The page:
Last week in my class on “Jesus in Scholarship and Film” we were discussing the intriguing little fact that when Jesus is baptized, the voice of God that comes from heaven to call him his Son says different things in each of the three Synoptic Gospels (there is no voice in the Gospel of John). How does one explain that? It made me think of the Gospel of the Ebionites, and I started wondering if I ever talked about it on the blog.
It turns out the answer is yes. Here is a post devoted to it, from years ago — which begins with a general discussion of it along with two other “Jewish-Christian Gospels,” and ends with a description of its rather clever way of reconciling the three accounts of the voice from heaven.
Yesterday in my graduate seminar we spent three hours analyzing the three so-called “Jewish-Christian Gospels.” These are very tricky texts to deal with. We don’t have any manuscripts of them – even small fragments. They come to us, instead, in the quotations of church fathers such as Origen, Didymus the Blind, Jerome, and Epiphanius. These (orthodox) church fathers sometimes quoted or referred to one or the other of the Gospels in order to relate what it said; and sometimes it was in order to attack what it said. There are all sorts of questions raised about these no-longer surviving Gospels in these quotations.
A good part of the problem is that some of these fathers – especially Jerome, on whom we depend for most of our information for two of the three Gospels – quite obviously confused things, or were confused themselves in what they had to say, since what they have to say about these Gospels doesn’t add up and in the end doesn’t make sense. On this every scholar who works on these things agrees.
The fathers virtually all believed or assumed that the various Jewish-Christian Gospels were in fact only one Gospel not three (some scholars think there were only two), that it was called something like “the Gospel according to the Hebrews,” that it had been written originally in Aramaic (or Hebrew), and that it was in fact an altered version of the canonical Gospel of Matthew, in use among a sect of Jewish Christians (i.e., those who thought that one should keep the Jewish law as well as believe in Jesus as the Messiah). Much of that simply can’t be true – especially that it (or all of them) were originally written in Aramaic as a version of Matthew.
Scholars call the three Gospels that are ferreted out from the various quotations the Gospel of the Nazareans, the Gospel of the Ebionites, and, as I said, the Gospel According to the Hebrews. One of the hot questions among scholars right now is if there were really three of them, or only two; if there were two, then the Nazareans and the Hebrews were one and the same.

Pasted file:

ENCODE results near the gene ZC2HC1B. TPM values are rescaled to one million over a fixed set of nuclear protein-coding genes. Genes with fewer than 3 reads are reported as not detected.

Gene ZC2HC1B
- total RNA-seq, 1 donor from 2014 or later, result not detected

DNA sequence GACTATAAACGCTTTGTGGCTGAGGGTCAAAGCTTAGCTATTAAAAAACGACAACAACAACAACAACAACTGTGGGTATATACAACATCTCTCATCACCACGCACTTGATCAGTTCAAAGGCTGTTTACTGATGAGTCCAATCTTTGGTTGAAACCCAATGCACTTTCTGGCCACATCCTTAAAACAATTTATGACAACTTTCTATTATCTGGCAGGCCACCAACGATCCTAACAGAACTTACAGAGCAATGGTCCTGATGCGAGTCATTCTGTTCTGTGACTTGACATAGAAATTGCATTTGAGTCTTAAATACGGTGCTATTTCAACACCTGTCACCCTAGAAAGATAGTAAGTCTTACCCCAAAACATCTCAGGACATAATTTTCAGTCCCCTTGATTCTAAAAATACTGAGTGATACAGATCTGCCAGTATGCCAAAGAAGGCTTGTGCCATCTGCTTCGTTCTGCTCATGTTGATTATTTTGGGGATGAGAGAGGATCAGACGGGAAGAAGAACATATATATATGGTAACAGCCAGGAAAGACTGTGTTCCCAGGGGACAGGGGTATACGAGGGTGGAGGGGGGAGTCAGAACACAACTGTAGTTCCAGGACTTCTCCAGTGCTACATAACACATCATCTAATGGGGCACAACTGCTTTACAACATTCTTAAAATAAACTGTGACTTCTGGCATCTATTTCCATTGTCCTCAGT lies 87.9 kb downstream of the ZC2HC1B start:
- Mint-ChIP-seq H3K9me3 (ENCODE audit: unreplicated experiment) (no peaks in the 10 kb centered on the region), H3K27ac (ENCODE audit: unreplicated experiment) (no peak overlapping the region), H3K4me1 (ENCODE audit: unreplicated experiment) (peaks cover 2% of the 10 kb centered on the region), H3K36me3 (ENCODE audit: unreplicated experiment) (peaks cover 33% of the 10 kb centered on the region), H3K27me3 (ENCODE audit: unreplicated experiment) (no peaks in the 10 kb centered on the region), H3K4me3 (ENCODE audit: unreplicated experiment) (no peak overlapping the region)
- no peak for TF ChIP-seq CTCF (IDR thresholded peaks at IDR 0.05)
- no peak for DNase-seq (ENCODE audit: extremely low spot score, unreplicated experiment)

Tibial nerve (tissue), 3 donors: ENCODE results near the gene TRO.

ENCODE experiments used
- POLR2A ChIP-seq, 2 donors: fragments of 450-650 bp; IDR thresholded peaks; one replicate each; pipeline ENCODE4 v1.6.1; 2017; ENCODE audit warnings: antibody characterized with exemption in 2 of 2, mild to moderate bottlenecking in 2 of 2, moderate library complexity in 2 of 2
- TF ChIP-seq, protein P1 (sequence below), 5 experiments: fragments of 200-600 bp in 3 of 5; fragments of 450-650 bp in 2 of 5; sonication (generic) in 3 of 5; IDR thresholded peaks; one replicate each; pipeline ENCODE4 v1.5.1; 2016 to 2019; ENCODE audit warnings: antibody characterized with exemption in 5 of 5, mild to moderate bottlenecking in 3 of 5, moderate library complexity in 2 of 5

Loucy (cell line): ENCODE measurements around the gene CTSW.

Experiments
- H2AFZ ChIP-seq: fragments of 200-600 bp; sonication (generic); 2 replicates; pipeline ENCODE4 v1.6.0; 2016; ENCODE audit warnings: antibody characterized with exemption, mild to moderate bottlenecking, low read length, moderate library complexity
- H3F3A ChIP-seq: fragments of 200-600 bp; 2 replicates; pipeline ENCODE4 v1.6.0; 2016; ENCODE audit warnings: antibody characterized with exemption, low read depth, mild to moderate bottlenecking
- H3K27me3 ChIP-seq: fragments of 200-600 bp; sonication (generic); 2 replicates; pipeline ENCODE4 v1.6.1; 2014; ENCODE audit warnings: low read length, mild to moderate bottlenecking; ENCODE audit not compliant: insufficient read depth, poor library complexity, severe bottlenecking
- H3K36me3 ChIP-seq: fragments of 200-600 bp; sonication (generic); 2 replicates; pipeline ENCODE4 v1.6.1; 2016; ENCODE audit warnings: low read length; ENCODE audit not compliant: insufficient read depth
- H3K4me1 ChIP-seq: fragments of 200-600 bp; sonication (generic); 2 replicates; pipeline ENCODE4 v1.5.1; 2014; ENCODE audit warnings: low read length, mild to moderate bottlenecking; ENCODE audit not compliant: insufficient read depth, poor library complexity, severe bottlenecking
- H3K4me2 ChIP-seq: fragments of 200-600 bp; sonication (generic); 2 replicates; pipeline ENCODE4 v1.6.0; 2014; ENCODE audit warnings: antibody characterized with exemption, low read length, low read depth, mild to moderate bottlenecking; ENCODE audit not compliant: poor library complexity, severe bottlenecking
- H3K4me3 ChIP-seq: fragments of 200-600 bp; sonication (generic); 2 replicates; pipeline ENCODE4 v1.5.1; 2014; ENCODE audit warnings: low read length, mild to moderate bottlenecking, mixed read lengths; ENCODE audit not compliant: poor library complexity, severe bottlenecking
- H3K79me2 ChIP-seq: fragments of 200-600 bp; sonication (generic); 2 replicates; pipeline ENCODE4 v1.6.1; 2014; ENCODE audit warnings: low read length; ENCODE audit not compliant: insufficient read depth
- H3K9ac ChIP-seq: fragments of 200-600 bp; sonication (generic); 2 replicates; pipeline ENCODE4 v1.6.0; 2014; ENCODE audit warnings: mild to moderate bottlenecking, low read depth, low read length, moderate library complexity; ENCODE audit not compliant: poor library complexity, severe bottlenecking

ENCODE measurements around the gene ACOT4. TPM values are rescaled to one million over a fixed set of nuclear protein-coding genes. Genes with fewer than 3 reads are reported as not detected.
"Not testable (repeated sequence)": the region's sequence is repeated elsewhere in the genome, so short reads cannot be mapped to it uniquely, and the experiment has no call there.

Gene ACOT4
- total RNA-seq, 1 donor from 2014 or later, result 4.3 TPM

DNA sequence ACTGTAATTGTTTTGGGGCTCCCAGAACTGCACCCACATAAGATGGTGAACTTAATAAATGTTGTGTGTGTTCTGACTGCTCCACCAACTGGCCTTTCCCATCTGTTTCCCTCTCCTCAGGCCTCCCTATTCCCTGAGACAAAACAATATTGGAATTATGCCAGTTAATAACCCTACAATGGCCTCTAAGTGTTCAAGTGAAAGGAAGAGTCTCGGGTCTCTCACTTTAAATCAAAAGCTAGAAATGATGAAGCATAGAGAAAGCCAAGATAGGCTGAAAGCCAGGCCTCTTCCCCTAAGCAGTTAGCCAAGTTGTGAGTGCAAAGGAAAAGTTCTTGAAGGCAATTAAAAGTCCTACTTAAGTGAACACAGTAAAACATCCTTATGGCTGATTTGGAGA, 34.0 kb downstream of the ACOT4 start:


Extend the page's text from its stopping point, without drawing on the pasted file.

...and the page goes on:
Anyway, for my class I had my students translate all of the Greek quotations of these Gospels (a number of the quotations are preserved only in Latin; I didn’t have them deal with these in the original language since some of the students don’t know Latin yet). And then we discussed them, in some depth (though even so we were just scratching the surface).
Right now I’m particularly intrigued with the Gospel of the Ebionites. It is found in quotations only of Epiphanius – a late fourth century church father quite famous, or rather infamous, for his 80-book refutation of every heresy on the planet, called the Panarion (which means “medicine chest”: in it he provides the antidote for the bites of the serpents of heresy) (!). There are eight quotations (some scholars count them only as seven). One that I have long been intrigued by is cited below.
For background: as you may have noticed if you’ve read the NT Gospels carefully enough, in Matthew, Mark, and Luke the voice that comes from heaven at Jesus’ baptism says *different* things. In Matthew it says “This is my beloved son in whom I am well pleased”; in Mark it says “You are my beloved son, with you I am well pleased”; and in Luke it says “You are my son, today I have begotten you.” (That version of Luke is found only in some manuscripts, but elsewhere I have argued at length that it was in fact the original version of Luke, only later changed by scribes to make it coincide with the words of the voice as found in Mark.)
So, not just modern readers but early Christians wondered, on occasion: what did the voice really say? Which version is right?
The Gospel of the Ebionites provides an attempt to show that they could *all* be right. Here we learn that the voice spoke three times, saying something different each time. I think this is *great*! Here’s the quotation (the “it” at the beginning is referring to the Gospel of the Ebionites):
And after a good deal more, it says: “When the people were baptized, Jesus also came and was baptized by John. When he came up out of the water, the heavens opened and he saw the Holy Spirit in the form of a dove, descending and entering him. And a voice came from heaven, ‘You are my beloved Son, in you I am well pleased.’ Then it said, ‘Today I have given you birth.’ Immediately a great light enlightened the place. When John saw this,” it says, “’he said to him, Who are you Lord?’ Yet again a voice came from heaven to him, ‘This is my beloved Son, with whom I am well pleased.’ And then,” it says, “John fell before him and said, ‘I beg you, Lord — you baptize me!’ But Jesus restrained him by saying, ‘Let it be, for it is fitting that all things be fulfilled in this way.’” (Epiphanius, Panarion, 30, 13, 3-4)
This Gospel may have been, in part, a kind of harmony of the Gospels, that tried to smooth over the differences among them. Whether that’s what it was in toto or not, this passage certainly is a great way to reconcile the three versions of the voice — even if its solution does strain credulity a bit!